Atom metadata markup elements are designed for use with Atom feed and/or entry elements, with special rules for the semantics of (non-)inheritance down the element content hierarchy. These metadata elements include: atom:author [author of the entry or feed], atom:category [with term, scheme, label], atom:contributor, atom:copyright, atom:generator [agent used to generate a feed], atom:icon [image which provides iconic visual identification for a feed], atom:id [permanent, universally unique identifier for an entry or feed], atom:image, atom:link [empty element defining a reference to a Web resource], atom:published [date construct indicating an event early in the life cycle of the entry], atom:source [a feed from which an entry is copied], atom:subtitle, atom:summary [summary, abstract or excerpt of an entry], atom:title, and atom:updated [date construct indicating the most recent instant in time when an entry or feed was modified in a way the publisher considers significant].

Atom processors are required to respect XML security measures used by publishers of Atom feeds if these conform to the designated W3C Digital Signatures and XML Encryption specifications. "Because Atom is an XML-based format, these existing XML security mechanisms can be used to secure [Atom] content" as defined for the atom:feed, atom:entry, and other elements.

Bibliographic Information

Atom Publishing Protocol

A companion specification to The Atom Syndication Format is The Atom Publishing Protocol, currently at draft version -03. Excerpts:

The Atom Publishing Protocol "presents a protocol for using XML (Extensible Markup Language) and HTTP (HyperText Transport Protocol) to edit content. The Atom Publishing Protocol is an application-level protocol for publishing and editing Web resources belonging to periodically updated websites. The protocol at its core is the HTTP transport of Atom-formatted representations. The Atom format is documented in the Atom Syndication Format...

The Atom Publishing Protocol Model: "The Atom Publishing Protocol is an application-level protocol for publishing and editing Web resources. The primary way of interaction in the Atom Publishing Protocol is by managing collection of resources. All collections support the same basic methods of interaction. In addition, the resources belonging to collections also share the same interaction patterns. Using the common HTTP verbs provides a pattern for working with all such Web resources:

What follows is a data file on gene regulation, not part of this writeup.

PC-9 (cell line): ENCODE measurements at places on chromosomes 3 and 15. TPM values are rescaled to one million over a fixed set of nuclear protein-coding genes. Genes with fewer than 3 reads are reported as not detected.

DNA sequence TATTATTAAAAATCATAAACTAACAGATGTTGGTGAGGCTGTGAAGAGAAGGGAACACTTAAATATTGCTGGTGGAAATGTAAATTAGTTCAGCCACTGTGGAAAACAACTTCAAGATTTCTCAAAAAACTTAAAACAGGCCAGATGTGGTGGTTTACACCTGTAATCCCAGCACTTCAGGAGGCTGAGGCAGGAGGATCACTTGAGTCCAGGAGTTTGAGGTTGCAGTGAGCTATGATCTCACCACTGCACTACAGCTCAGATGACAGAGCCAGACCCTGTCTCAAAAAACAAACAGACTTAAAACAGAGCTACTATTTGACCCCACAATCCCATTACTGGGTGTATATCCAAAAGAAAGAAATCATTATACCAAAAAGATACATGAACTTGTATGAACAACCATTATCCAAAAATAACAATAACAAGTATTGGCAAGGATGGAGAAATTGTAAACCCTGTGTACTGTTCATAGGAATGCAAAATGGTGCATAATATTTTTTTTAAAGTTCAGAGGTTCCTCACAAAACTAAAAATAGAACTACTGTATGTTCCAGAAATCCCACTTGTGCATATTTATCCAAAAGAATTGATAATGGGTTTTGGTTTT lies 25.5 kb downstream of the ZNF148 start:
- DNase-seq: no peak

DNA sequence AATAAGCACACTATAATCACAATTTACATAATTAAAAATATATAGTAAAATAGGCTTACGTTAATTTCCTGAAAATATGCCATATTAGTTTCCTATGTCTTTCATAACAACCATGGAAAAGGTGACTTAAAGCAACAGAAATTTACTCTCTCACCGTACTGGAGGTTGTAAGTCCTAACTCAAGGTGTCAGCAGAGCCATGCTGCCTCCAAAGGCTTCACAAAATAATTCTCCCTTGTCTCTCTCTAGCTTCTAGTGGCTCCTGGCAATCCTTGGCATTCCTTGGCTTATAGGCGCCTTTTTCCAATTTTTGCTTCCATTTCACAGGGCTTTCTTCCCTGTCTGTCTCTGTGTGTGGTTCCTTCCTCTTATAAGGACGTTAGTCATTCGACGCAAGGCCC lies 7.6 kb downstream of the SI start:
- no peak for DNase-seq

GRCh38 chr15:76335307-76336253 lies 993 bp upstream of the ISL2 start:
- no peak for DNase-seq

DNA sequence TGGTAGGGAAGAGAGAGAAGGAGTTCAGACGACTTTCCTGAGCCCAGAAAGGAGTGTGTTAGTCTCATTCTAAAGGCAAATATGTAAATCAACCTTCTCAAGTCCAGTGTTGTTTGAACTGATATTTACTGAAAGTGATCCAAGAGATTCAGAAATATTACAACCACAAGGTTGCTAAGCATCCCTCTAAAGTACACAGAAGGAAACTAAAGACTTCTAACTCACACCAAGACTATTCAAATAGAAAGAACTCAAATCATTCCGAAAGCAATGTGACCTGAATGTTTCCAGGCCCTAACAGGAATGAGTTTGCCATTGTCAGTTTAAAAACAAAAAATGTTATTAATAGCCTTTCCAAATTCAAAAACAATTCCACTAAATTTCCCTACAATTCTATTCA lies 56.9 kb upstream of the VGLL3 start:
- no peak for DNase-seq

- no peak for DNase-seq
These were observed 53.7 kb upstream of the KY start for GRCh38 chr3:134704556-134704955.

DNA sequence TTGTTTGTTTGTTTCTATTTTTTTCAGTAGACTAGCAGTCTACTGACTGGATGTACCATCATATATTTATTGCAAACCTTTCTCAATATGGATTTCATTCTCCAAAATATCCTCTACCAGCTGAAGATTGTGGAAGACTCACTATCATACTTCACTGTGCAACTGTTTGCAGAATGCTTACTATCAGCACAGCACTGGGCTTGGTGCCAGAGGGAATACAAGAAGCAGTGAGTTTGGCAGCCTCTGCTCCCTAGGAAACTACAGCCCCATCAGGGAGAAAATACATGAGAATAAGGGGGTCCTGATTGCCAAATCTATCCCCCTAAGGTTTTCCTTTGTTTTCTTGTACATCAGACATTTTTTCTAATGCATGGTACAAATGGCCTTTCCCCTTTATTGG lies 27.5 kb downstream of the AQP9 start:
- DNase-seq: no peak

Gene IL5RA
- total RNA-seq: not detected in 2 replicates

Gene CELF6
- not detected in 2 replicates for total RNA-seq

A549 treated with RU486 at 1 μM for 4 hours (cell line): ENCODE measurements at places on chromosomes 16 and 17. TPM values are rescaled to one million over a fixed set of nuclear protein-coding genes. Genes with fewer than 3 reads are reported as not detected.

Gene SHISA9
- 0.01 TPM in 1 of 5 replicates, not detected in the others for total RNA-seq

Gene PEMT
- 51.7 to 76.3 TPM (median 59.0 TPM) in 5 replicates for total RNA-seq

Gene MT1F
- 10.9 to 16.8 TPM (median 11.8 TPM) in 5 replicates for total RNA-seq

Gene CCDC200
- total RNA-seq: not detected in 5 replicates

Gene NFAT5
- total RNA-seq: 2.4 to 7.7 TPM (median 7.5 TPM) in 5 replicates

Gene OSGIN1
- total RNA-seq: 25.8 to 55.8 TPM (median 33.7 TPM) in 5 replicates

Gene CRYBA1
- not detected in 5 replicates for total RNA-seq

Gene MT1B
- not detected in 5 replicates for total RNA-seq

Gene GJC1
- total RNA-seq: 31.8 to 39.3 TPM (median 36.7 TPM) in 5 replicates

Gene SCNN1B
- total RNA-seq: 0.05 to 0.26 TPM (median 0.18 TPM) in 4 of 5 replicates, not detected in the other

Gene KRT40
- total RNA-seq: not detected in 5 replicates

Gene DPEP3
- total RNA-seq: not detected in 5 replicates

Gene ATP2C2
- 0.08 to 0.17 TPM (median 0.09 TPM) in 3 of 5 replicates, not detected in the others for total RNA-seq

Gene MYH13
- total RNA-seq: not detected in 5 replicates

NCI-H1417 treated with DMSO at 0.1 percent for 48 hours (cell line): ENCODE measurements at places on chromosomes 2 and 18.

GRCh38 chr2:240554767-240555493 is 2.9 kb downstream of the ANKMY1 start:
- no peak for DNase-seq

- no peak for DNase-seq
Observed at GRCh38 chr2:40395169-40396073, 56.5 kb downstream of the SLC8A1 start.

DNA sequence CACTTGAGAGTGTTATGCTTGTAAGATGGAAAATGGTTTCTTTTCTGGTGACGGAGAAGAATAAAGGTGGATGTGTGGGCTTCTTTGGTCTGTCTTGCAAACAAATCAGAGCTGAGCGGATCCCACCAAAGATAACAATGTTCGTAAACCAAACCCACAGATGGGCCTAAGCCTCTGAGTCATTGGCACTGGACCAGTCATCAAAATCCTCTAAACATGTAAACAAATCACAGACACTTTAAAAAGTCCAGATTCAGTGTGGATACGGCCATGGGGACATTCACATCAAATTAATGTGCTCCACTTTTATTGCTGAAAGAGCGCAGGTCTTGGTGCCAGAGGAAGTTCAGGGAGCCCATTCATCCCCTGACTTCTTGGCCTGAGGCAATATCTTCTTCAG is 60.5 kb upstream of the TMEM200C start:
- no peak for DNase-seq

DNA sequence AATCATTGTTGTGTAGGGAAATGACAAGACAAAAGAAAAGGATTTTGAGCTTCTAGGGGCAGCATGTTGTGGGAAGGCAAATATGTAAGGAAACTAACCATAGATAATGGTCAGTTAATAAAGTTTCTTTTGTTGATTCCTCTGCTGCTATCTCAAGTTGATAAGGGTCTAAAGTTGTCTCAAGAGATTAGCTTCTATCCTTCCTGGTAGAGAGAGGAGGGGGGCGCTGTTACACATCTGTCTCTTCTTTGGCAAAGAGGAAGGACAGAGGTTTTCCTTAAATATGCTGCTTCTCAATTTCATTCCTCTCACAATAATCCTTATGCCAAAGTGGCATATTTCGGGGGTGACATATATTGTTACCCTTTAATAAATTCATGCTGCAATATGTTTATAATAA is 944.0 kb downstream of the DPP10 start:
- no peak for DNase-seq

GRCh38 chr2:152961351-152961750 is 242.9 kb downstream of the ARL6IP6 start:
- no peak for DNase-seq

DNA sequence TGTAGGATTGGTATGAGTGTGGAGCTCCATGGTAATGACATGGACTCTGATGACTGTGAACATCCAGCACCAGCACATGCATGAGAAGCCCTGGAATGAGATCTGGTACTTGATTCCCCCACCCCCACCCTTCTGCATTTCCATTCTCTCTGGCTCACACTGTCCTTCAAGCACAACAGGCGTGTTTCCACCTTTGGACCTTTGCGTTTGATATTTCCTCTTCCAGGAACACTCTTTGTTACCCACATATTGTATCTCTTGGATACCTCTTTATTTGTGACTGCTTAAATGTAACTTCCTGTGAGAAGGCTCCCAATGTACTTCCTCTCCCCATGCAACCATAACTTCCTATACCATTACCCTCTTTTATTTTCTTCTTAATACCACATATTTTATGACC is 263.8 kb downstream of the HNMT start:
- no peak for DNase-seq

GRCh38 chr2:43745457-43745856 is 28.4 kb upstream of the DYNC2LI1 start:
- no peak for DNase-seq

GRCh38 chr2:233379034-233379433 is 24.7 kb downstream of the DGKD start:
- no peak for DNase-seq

• GET is used to retrieve a representation of a resource or perform a read-only query
  • PUT is used to update a known resource
  • POST is used to create a new dynamically-named resource
  • DELETE is used to remove a resource..."

Atom Collections "An Atom collection is a set of items all of the same type ('members' of the collection), where the 'type' may be, for example: Atom entry, category, template, 'simple resource', or any other classification of web resource. Each collection has a URI which is given in the introspection file. A GET on the collection URI must produce a collection document... That document describes PART OF the state of the collection. All the members of a collection have an 'updated' property, and the collection is considered to be ordered by this property. A single collection document may not contain all of the members of a collection. If a collection document is the response of a non-partial GET request, and does not contain all of the members of a collection, then it will contain the URI of the next collection document which will contain more of the collection members. By traversing this list of collection documents a client can obtain all of the members of a collection. The 'next' attribute will not be present in the response to a partial GET request...

From the Atom Working Group Charter

According to the IETF Atom Publishing Format and Protocol (atompub) Working Group Charter:

Atom defines a feed format for representing and a protocol for editing Web resources such as Weblogs, online journals, Wikis, and similar content. The feed format enables syndication; that is, provision of a channel of information by representing multiple resources in a single document. The editing protocol enables agents to interact with resources by nominating a way of using existing Web standards in a pattern.